Eduardo Chillida (1924-2002), one of the most remarkable sculptors of the second half of the 20th Century, never stopped examining space and shape, working with a variety of materials, including iron, wood, granite, alabaster, clay, as well as more contemporary materials such as concrete and steel. He also drew, cut-out, pasted and engraved. Chillida’s work on paper always occupied an important place in his creative process.
The prints exhibited at the bookshop illustrate his need to address full and empty spaces in a twodimensional work. The density of the material is illustrated by the black; its absence is the white. Unless it is the other way around. When he engraves, Chillida traces the lines but he also studies the defects in the plate, creates others, selects the grain and the texture of the paper – matt, thick or smooth – and adopts sometimes surprising page layouts. The result is prints where space and material are omnipresent.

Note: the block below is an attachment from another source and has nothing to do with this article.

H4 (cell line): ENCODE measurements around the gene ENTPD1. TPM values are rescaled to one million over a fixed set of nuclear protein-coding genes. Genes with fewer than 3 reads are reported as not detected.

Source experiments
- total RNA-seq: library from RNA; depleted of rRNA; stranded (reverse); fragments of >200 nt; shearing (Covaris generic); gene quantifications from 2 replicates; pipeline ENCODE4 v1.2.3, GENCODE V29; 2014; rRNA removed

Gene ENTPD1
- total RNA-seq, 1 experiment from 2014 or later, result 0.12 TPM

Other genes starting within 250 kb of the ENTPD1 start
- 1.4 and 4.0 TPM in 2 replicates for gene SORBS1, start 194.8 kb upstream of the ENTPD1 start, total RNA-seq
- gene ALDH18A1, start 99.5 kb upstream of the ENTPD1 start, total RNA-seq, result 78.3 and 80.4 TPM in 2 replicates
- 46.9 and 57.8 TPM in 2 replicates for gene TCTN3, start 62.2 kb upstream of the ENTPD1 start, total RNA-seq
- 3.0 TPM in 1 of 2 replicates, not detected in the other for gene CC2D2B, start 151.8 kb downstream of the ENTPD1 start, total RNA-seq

Many of Chillida’s sculptures are exhibited in public areas around the world: San Sebastian, Berlin, Madrid, Barcelona, Basel, Grenoble. His works are also present in major public and private collections: Stedelijk Museum (Amsterdam), National Gallery (Washington) Guggenheim Museum (New York and Bilbao), Musée national d'art moderne du Centre Pompidou (Paris), Reina Sofia Museum (Madrid)... An attractive group of his works can be seen by appointment at the Chillida-Leku Museum in Hernani, in the Basque country.